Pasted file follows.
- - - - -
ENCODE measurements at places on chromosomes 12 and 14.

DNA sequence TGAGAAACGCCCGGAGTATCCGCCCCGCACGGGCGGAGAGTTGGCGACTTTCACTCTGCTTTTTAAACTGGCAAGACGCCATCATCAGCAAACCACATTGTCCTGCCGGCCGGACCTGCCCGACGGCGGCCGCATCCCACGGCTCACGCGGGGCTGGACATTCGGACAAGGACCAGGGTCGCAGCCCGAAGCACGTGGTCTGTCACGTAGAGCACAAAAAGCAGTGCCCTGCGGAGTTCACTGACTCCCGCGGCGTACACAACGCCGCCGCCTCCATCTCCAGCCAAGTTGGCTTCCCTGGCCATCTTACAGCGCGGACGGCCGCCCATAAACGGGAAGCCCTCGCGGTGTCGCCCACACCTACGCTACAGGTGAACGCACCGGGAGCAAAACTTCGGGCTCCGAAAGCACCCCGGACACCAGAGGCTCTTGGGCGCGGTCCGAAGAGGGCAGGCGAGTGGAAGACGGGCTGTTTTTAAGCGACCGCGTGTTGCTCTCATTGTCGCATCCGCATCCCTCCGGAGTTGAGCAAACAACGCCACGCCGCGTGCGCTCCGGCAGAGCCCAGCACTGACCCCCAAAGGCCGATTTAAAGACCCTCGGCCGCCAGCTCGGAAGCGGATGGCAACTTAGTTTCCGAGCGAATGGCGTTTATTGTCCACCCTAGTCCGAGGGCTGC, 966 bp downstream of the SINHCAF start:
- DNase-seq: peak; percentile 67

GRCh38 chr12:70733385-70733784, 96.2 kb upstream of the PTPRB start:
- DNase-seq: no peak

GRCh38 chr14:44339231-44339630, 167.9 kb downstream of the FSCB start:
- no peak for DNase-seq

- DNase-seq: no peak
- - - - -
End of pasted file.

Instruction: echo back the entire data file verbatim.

ENCODE measurements at places on chromosomes 12 and 14.

DNA sequence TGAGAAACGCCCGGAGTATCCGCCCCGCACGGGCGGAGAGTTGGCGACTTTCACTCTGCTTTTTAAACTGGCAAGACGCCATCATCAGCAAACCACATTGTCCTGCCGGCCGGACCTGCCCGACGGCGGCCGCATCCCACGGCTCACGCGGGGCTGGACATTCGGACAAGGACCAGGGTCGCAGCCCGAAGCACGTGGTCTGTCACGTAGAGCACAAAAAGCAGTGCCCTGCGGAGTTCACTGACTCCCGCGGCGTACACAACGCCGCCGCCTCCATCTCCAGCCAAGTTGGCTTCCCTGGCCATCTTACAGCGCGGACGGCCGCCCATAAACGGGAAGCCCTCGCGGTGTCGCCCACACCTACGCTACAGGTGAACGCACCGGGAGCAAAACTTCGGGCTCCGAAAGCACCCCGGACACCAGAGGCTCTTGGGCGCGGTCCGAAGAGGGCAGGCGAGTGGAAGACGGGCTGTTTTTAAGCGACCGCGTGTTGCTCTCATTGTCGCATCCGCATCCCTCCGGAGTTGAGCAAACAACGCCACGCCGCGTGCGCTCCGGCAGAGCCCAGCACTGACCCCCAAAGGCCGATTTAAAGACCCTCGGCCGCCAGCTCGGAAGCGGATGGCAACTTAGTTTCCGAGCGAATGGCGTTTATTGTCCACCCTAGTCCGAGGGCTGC, 966 bp downstream of the SINHCAF start:
- DNase-seq: peak; percentile 67

GRCh38 chr12:70733385-70733784, 96.2 kb upstream of the PTPRB start:
- DNase-seq: no peak

GRCh38 chr14:44339231-44339630, 167.9 kb downstream of the FSCB start:
- no peak for DNase-seq

- DNase-seq: no peak